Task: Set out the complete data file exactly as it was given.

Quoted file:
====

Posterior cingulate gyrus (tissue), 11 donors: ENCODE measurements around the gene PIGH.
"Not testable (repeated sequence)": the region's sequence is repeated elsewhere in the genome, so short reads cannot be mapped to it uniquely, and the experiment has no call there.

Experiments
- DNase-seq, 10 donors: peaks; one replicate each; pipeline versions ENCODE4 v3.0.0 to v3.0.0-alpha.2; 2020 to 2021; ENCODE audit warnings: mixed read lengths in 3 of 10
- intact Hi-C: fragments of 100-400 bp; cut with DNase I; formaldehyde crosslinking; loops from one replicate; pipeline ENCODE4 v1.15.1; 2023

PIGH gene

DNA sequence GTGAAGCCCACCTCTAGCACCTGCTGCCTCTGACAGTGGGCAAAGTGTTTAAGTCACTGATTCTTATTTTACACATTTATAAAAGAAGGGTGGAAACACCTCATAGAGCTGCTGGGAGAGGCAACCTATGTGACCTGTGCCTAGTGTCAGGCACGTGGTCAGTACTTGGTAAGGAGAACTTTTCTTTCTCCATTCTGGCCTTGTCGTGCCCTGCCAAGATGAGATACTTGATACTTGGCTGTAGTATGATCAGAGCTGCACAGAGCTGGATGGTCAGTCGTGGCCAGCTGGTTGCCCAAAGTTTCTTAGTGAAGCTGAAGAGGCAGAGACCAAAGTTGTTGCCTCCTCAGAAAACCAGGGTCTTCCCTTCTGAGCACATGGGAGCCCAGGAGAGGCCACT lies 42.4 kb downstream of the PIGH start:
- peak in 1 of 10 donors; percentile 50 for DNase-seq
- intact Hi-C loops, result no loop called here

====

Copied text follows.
Posterior cingulate gyrus (tissue), 11 donors: ENCODE measurements around the gene PIGH.
"Not testable (repeated sequence)": the region's sequence is repeated elsewhere in the genome, so short reads cannot be mapped to it uniquely, and the experiment has no call there.

Experiments
- DNase-seq, 10 donors: peaks; one replicate each; pipeline versions ENCODE4 v3.0.0 to v3.0.0-alpha.2; 2020 to 2021; ENCODE audit warnings: mixed read lengths in 3 of 10
- intact Hi-C: fragments of 100-400 bp; cut with DNase I; formaldehyde crosslinking; loops from one replicate; pipeline ENCODE4 v1.15.1; 2023

PIGH gene

DNA sequence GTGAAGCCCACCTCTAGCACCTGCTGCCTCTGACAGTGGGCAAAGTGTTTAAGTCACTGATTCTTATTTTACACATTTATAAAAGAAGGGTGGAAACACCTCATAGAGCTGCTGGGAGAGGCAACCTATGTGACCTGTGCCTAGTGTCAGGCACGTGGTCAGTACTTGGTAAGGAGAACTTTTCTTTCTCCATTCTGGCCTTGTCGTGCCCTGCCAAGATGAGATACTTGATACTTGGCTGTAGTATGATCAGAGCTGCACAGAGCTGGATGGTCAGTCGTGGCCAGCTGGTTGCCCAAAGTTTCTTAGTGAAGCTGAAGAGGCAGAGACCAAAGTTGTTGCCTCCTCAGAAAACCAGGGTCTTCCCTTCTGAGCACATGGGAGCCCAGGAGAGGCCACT lies 42.4 kb downstream of the PIGH start:
- peak in 1 of 10 donors; percentile 50 for DNase-seq
- intact Hi-C loops, result no loop called here